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The thin white prophet
David Bowie was why I wanted to dye my hair at age 15. Those, as Lou Reed sang, were different times and Bob Dylan and Makandal Daaga would have been frustrated at how slowly they were-a-changin’ in Trinidad.
In 1973, despite the 1970 Riots/Revolution/Pick Your Prejudice, a black person boldfaced enough to sport an afro could be gleefully mocked in public. In Form Four, in January, almost three full years after Black “Power,” I saw a large group of black people follow a young black couple dressed in dashiki and kinte cloth from St Mary’s College to Woodford Square, taunting and jeering at the couple all the way.
“Go back to Africa!” a man shouted. “Them from America!” shouted another. “No African would dress so!”
A fortnight earlier, my cousin Joe D’Olivieria, in Trinidad from Toronto for a green Christmas, lent me a pair of platform boots Kiss might have coveted: blue-and-silver—blue velvet and silver leather—with six-inch stacks and eight-inch heels.
It was the tallest I’d ever been; I even loved the blisters I got clomping from my father’s office on South Quay to do my Christmas shopping at Stephen’s on Frederick Street. Like David Bowie, I was on show.
Bowie’s first hit, 1969’s “Space Oddity,” could chart today, Sixties production values notwithstanding. (Steal a copy free on the Net: Bowie foresaw the death of music copyright and sold his own publishing 17 years before U2 were forced to give away Songs of Innocence.)
A pop song containing more music in its five minutes than most bands’ LPs, “Space Oddity” changed how I saw the world: from my Trinidad tin can, far, far away, planet Earth was blue and there was nothing I could do.
My pardner Harry, who came from Southern California to St Ann’s in 1972 to genuinely rock my world, played (The Rise & Fall of) Ziggy Stardust (& the Spiders from Mars) for me and the album that had given a million other misfits from Bangalore to Boston a sense of belonging converted me: I, too, was a rock-and-roll suicide; even if I had already started the journey away from any possible “Starman”, Ziggy or anybody: I had begun what remains, 40 years on, my free-fall from faith; and am all the better, though, of course, far more bluer, for it.
Bowie’s (yet another) seminal album Aladdin Sane—A Lad Insane—came out in April ’73 and Harry’s father bought it back for him from Stateside—you couldn’t buy music like that in Trinidad—and Harry and I took one look at the cover and vowed to dye our hair.
At the time, my brother, our pardner Hannibal and the Ferreira boys were the only males in Trinidad who parted their hair in the middle—and were called sissies at house parties
My mother threw a fit when I asked for the $10 the hairdresser wanted. (A Trini barber would quicker kill than dye anyone’s hair.) For two days, any time I caught her eye, she went off. “I tell you that boy ain’t no good in he head! Ten dollars! To dye hair! Man hair! At age 15!” After a week, she settled down enough to ask, “What colour you wanted to dye it? Blonde, I suppose.” I answered, “No. Silver.” (It was all Bowie’s fault; Harry was going to do his purple.) My mother tripped for another three days.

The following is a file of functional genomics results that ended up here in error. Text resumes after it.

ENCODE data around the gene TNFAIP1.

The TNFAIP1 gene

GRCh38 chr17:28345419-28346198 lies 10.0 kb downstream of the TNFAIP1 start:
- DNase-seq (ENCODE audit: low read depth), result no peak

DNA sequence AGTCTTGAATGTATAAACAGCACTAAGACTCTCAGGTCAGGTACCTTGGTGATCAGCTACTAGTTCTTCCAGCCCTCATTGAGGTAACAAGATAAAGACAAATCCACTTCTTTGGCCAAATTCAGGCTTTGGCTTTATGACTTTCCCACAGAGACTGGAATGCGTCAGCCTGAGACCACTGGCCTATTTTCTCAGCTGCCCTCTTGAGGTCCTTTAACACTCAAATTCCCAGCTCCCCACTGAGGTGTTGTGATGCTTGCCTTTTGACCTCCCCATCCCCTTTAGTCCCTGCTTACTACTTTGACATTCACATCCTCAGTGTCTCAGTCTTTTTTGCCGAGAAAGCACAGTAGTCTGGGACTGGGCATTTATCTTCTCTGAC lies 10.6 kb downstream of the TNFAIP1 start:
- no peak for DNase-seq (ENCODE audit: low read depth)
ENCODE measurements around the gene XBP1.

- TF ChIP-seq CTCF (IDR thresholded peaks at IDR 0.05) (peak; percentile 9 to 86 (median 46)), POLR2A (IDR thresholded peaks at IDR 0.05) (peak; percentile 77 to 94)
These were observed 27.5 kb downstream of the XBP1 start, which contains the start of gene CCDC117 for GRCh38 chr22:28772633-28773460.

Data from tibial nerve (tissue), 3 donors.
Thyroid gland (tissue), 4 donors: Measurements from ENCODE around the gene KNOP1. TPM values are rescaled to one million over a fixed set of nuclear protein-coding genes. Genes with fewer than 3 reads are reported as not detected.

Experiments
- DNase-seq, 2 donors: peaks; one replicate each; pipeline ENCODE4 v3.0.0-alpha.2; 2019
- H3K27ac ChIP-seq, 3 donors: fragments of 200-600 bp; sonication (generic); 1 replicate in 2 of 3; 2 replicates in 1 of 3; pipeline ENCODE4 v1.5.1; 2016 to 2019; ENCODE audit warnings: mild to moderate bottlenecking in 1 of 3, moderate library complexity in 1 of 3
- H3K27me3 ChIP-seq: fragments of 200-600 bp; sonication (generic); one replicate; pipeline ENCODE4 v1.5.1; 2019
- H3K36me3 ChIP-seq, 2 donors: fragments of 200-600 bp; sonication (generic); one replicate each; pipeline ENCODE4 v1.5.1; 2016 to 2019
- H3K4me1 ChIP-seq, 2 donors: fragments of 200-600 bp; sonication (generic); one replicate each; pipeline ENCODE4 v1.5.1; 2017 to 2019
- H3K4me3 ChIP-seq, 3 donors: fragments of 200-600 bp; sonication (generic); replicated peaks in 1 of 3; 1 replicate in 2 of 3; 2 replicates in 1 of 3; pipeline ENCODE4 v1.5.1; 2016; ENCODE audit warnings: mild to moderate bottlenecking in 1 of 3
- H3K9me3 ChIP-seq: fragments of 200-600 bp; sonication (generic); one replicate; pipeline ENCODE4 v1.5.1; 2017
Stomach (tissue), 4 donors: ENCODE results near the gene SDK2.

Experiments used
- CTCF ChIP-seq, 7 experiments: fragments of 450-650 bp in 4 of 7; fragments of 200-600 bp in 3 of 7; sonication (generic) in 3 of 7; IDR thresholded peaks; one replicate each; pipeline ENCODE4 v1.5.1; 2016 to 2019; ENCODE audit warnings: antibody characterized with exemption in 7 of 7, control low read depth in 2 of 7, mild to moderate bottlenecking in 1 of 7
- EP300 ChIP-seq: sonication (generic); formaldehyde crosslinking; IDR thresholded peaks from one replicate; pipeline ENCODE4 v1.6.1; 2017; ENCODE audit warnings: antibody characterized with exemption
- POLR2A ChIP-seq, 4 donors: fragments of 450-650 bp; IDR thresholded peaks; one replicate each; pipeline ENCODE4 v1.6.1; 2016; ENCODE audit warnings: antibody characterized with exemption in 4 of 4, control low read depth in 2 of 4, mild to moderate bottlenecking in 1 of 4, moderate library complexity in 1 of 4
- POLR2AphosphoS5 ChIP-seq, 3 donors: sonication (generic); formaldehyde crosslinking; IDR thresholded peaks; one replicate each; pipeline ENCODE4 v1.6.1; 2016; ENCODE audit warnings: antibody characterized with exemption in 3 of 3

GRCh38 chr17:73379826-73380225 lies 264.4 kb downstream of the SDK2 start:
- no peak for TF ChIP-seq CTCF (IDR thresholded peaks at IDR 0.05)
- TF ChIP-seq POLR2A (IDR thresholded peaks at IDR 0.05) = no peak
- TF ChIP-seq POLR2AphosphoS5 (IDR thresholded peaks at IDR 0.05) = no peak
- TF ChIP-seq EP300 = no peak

(Rock-and-roll coda to that story: old people say, “Be careful of what you want, for you might get it: after I turned 40, such hair as I had remaining turned… wait for it… silver!)
David Bowie sold 140 million records between 1969 and his death this week at age 69. It is as if the entire population of T&T bought everything he released 140 times. Each. Or as if all of Russia bought an album.
Bowie was a genuine artist. He expressed himself most purely in music and—critically—on stage, perhaps, but his very life was a work of art. Buy his CD, “Outside” and you’ll see it is itself a work of art stretching and exploring the limits of art itself; it’s like Peter Doig recorded an album. (Don’t download it: you need the liner notes.)
Around the same time that David Bowie—and the Mighty Shadow and Andre Tanker and Jimi Hendrix and Pink Floyd and Weather Report and Johnny Winter—were rescuing me from the bleak world without God and delivering me into the only possible Heaven our species could attain—Art—another musician who had meant a lot to me in my youth was going through ch-ch-changes of his own in adulthood.
Cat Stevens, whose songs (like, “Wild World,” “Father & Son,” “Peace Train,” “Moonshadow” and the definitive cover of the Church of England hymn, “Morning Has Broken”) touched the world, became a Muslim, morphed into Yusuf Islam, and, for decades, denied music and the greatest work he’d done for/gift he made to the world.
He’s singing again, praise Jah, and hopefully praying less—because our search for truth is to be found in Art, not in religion; in museums, not in churches; in libraries, not in so-called holy books; on our own, not at the feet of men in dresses.
And here is the thought that all this leads to, the first thing that struck me the moment I heard that the bisexual, thoughtful, caring and erudite David Bowie had died: the world would be a far better place, today, if young Muslim men listened to Ziggy Stardust—or Pinups, or Earthling, or, particularly delightfully, Heathen—instead of reading the Koran.
BC Pires is not afraid of Americans but does look over his shoulders for
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